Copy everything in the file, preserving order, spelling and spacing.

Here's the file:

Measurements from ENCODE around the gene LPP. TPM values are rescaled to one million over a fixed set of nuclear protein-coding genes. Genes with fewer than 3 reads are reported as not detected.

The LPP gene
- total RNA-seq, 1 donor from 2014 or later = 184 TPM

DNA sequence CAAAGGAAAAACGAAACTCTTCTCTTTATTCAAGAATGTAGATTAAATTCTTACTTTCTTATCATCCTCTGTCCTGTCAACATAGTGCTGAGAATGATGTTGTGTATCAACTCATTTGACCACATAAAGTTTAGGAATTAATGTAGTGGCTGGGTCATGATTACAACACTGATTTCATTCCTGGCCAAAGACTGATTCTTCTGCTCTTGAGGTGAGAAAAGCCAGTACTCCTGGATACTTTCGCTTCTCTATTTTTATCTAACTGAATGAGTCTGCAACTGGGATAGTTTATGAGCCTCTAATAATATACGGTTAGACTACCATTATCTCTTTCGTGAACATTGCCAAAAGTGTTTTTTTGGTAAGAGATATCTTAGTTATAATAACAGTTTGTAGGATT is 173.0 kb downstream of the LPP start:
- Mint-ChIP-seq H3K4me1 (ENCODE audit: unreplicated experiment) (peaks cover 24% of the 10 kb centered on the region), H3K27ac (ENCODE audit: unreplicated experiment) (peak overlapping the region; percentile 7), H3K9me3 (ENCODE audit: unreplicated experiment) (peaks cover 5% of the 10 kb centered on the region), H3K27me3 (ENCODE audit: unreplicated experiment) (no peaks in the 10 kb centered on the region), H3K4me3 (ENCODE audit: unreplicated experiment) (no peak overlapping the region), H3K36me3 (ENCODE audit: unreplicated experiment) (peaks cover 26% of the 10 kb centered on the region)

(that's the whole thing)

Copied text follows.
Measurements from ENCODE around the gene LPP. TPM values are rescaled to one million over a fixed set of nuclear protein-coding genes. Genes with fewer than 3 reads are reported as not detected.

The LPP gene
- total RNA-seq, 1 donor from 2014 or later = 184 TPM

DNA sequence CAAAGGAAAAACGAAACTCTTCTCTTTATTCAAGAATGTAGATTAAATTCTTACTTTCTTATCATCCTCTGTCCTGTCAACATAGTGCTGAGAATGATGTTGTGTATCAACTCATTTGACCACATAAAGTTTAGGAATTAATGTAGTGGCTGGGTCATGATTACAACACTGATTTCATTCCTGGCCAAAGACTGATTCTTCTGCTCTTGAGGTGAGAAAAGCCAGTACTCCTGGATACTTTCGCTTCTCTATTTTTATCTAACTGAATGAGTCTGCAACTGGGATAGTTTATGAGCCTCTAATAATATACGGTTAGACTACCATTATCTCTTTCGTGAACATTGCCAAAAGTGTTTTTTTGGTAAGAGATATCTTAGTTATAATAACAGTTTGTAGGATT is 173.0 kb downstream of the LPP start:
- Mint-ChIP-seq H3K4me1 (ENCODE audit: unreplicated experiment) (peaks cover 24% of the 10 kb centered on the region), H3K27ac (ENCODE audit: unreplicated experiment) (peak overlapping the region; percentile 7), H3K9me3 (ENCODE audit: unreplicated experiment) (peaks cover 5% of the 10 kb centered on the region), H3K27me3 (ENCODE audit: unreplicated experiment) (no peaks in the 10 kb centered on the region), H3K4me3 (ENCODE audit: unreplicated experiment) (no peak overlapping the region), H3K36me3 (ENCODE audit: unreplicated experiment) (peaks cover 26% of the 10 kb centered on the region)